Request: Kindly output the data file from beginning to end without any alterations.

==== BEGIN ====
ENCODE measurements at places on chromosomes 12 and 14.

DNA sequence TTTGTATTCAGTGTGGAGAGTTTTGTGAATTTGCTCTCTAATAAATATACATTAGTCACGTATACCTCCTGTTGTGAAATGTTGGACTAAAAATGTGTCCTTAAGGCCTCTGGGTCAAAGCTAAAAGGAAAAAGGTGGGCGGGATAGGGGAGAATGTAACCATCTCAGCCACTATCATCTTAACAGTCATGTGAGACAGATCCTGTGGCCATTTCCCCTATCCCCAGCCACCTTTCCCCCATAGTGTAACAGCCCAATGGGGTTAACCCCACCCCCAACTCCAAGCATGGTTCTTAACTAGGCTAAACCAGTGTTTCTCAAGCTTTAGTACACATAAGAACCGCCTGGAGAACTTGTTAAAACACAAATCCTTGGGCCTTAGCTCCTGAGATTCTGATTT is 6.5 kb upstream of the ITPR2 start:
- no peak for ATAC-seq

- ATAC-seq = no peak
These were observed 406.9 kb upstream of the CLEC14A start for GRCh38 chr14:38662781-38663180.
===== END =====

ENCODE measurements at places on chromosomes 12 and 14.

DNA sequence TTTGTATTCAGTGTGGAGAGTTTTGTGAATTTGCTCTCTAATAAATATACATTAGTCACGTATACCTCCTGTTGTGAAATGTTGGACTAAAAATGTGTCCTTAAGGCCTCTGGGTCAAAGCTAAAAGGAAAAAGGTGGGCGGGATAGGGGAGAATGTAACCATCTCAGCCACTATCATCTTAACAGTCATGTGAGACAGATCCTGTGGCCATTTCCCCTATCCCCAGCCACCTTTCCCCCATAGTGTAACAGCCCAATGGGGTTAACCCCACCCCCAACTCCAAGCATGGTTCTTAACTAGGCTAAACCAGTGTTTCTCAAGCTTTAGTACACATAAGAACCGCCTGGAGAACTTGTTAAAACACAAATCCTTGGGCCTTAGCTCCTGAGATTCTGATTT is 6.5 kb upstream of the ITPR2 start:
- no peak for ATAC-seq

- ATAC-seq = no peak
These were observed 406.9 kb upstream of the CLEC14A start for GRCh38 chr14:38662781-38663180.